Many taxpayers who receive income gross (without the deduction of tax) are required to make payments on account towards their following year tax liabilities e.g. self-employed individuals. Two payments are required each year, due by 31 January and 31 July.
Income can often vary dramatically each year and therefore if you are expecting your income to fall in the following tax year, then you may wish to consider making a claim to reduce the payments on account due to ensure you do not overpay.
However, if you reduce payments on account by too much then HMRC will charge late payment interest. The interest rate is tied to the Bank of England’s base rate (which has been increasing over the past 12 months to tackle inflation).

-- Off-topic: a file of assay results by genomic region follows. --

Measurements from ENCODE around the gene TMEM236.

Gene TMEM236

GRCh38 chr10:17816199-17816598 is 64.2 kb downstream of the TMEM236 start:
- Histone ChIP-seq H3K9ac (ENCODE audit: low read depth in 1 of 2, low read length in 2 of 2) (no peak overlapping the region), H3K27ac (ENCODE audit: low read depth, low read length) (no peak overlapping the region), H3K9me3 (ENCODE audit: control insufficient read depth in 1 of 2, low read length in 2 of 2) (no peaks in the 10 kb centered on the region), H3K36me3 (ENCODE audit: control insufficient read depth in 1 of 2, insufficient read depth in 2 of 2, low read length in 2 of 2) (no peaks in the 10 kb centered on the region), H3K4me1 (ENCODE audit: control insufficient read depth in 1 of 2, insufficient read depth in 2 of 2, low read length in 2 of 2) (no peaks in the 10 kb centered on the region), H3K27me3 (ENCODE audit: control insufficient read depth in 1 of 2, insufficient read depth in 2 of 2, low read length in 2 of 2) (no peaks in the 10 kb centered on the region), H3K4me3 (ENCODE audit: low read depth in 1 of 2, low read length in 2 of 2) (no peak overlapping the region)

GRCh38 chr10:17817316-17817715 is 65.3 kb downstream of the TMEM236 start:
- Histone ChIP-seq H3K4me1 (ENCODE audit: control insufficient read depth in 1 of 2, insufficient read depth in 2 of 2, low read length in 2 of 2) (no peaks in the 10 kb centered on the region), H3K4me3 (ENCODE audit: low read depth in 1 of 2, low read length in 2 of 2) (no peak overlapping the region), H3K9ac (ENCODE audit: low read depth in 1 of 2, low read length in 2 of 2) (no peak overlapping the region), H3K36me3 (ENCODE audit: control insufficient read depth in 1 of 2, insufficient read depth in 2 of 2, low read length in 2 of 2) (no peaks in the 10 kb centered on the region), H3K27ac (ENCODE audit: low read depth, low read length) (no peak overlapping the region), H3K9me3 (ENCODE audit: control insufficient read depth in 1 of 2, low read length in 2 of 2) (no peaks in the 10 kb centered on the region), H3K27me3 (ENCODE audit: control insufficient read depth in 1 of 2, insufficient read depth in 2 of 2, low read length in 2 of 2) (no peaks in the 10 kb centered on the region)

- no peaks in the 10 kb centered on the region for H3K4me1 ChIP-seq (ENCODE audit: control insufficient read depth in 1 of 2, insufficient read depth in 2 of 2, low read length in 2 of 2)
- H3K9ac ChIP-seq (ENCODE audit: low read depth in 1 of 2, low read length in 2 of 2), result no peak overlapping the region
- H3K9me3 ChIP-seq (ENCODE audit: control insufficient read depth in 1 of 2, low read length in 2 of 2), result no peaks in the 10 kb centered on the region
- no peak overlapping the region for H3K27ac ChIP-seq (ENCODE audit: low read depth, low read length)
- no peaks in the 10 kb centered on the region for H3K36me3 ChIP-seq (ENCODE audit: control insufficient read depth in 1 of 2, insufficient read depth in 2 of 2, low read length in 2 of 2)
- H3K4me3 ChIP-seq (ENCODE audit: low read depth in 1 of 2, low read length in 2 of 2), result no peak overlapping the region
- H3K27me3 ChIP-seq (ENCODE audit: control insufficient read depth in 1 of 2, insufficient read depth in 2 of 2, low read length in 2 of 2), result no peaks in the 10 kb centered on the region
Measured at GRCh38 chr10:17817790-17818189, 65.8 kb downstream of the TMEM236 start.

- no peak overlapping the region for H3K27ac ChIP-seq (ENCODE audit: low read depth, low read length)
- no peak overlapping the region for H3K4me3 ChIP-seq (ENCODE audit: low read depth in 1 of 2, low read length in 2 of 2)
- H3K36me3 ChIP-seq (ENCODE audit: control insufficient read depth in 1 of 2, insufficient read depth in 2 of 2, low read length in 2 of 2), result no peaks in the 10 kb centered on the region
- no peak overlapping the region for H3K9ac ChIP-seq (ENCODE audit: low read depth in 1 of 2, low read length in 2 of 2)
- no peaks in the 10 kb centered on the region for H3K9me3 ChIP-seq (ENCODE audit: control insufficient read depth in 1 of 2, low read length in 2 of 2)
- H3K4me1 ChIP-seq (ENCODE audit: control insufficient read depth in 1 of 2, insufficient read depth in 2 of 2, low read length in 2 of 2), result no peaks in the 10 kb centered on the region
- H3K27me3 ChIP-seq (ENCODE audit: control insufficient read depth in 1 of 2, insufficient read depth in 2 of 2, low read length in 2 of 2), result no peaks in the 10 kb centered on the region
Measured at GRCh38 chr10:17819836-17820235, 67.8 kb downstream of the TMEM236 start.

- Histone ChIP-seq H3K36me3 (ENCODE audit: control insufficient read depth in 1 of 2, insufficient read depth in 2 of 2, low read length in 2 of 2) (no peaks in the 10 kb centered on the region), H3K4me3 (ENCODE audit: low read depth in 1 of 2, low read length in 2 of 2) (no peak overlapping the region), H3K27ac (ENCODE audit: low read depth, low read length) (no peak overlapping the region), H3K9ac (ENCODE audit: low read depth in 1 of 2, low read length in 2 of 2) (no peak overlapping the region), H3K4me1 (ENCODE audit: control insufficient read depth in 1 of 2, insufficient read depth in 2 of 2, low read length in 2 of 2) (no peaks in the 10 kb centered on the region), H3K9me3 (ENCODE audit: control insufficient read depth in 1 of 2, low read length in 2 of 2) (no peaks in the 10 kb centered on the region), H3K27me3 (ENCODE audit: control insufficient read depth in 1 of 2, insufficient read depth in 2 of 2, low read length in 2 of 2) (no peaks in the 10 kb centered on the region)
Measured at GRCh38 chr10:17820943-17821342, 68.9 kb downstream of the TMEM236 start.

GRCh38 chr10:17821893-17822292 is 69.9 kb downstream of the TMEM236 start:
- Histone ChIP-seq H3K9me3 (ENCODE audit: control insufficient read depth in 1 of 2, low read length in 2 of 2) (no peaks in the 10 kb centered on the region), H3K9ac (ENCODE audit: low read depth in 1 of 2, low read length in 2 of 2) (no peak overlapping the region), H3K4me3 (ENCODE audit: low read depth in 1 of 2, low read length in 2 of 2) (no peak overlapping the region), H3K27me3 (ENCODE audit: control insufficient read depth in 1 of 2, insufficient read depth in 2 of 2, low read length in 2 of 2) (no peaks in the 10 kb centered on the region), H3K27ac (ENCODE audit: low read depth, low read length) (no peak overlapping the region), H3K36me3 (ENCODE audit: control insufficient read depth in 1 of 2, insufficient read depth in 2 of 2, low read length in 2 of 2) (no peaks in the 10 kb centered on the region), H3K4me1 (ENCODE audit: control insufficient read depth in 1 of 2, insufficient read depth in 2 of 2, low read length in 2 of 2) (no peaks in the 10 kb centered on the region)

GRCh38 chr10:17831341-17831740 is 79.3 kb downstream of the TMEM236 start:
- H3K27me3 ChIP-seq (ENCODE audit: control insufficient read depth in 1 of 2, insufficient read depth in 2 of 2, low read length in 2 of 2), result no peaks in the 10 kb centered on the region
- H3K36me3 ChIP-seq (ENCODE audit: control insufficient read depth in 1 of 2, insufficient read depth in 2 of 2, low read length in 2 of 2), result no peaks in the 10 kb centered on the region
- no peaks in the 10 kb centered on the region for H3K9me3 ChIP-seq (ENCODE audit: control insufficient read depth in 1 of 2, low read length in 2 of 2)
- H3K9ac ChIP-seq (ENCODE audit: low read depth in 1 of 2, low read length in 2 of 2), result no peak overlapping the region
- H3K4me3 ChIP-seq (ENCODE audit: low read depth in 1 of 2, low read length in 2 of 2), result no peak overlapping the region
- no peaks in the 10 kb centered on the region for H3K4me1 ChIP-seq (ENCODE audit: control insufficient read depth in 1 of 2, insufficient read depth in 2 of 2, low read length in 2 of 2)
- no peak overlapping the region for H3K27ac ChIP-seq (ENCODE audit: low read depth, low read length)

HMRC’s late payment interest rate is currently 6.5% per annum, which is higher than the interest due on many current mortgages deals. It is therefore advisable that if you wish to reduce your payments on account, that it’s worth including a buffer to ensure they do not underpay and are required to pay late payment interest.
It is also worth noting, that if you do not reduce your payments on account and income is lower in the following tax year, then HMRC will issue repayment supplement at a rate of 3% per annum, which is competitive when looking at the current rates on offer by major UK banks.
What if I have over-reduced my payments on account?
If when you come to prepare your tax return for the year and you have reduced the payments on account by too much, it still may be possible to minimise the impact of late payment interest payable.
You can minimise the underpayments by carrying back tax reliefs such as the additional tax relief due on charitable donations by higher rate taxpayers, the 30% income tax reducer available on investments made under the Enterprise Investment Scheme or by losses arising on subscriptions in unquoted trading companies.
If you would like to discuss specific circumstances, please get in touch.